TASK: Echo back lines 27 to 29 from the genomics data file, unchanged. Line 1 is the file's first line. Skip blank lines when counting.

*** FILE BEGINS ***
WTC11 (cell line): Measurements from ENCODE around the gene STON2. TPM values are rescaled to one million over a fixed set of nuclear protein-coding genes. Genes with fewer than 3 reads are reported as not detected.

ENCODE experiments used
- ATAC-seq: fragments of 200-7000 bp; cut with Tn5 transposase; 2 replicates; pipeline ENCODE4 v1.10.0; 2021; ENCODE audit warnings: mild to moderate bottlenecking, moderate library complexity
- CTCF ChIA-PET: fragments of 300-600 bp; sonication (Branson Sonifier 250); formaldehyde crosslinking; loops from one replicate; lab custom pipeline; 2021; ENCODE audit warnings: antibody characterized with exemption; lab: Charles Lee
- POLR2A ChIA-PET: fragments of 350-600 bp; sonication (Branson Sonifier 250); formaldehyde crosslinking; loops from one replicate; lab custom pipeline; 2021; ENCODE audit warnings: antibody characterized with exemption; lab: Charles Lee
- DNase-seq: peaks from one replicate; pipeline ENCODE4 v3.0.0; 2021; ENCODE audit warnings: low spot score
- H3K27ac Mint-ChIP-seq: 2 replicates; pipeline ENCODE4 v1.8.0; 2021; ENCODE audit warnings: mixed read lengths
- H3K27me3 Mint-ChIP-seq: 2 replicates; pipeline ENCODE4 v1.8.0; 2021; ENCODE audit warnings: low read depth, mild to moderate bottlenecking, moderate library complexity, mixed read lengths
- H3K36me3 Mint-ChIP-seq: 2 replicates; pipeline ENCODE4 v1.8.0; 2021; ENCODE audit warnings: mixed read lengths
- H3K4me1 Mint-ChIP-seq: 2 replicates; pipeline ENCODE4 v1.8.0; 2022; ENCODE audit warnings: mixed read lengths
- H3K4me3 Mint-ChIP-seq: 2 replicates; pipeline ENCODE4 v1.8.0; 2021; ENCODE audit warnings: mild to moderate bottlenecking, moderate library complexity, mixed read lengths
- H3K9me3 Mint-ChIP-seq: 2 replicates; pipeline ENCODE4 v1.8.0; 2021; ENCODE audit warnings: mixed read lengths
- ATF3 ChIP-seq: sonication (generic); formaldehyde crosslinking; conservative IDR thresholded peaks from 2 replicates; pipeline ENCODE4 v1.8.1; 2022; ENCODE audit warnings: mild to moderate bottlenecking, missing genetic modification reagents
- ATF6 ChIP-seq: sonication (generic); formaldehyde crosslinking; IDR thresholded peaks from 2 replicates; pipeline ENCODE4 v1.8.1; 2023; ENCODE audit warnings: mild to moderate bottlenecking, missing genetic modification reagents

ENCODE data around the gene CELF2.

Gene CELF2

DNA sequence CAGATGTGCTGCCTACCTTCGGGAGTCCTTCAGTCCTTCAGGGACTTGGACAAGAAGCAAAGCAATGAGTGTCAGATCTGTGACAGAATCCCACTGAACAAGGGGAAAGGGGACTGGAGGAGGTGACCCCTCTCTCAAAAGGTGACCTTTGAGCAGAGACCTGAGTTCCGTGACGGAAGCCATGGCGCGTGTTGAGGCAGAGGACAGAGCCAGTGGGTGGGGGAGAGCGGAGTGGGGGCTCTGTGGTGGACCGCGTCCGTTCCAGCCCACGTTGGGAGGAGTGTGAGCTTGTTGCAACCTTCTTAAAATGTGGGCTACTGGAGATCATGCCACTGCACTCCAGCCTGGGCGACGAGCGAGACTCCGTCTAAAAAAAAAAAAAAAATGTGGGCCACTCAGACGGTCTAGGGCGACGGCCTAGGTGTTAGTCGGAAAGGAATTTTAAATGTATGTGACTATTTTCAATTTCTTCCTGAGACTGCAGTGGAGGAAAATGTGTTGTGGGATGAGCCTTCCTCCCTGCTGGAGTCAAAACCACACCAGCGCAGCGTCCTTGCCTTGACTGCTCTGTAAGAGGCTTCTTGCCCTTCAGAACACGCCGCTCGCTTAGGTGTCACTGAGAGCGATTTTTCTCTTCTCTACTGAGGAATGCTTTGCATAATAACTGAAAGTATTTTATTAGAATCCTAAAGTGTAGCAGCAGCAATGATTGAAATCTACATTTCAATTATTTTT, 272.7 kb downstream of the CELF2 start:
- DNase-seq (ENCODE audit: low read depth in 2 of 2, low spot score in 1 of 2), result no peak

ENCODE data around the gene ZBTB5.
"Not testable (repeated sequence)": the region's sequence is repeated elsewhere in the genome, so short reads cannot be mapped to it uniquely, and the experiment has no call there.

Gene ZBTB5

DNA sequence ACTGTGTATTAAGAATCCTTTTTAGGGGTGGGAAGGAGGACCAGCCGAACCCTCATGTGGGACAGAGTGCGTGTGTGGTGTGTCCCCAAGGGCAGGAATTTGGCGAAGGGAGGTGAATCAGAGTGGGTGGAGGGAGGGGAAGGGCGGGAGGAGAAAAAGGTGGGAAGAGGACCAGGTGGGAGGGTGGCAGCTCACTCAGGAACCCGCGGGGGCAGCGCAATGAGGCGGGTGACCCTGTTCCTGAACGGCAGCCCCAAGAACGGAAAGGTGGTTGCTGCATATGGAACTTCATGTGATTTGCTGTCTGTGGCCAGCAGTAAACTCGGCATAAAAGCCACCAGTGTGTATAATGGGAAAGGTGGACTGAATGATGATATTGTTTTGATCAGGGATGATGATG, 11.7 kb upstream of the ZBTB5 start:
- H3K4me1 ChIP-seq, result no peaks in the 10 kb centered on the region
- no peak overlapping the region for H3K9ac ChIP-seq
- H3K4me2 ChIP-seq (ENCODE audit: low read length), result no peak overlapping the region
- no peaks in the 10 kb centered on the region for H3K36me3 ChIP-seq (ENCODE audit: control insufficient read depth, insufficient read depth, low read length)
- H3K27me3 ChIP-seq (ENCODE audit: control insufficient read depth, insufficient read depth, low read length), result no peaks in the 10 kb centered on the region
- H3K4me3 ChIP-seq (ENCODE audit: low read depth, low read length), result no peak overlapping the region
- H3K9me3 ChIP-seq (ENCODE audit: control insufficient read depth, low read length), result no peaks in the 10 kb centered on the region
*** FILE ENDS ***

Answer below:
- H3K27me3 ChIP-seq (ENCODE audit: control insufficient read depth, insufficient read depth, low read length), result no peaks in the 10 kb centered on the region
- H3K4me3 ChIP-seq (ENCODE audit: low read depth, low read length), result no peak overlapping the region
- H3K9me3 ChIP-seq (ENCODE audit: control insufficient read depth, low read length), result no peaks in the 10 kb centered on the region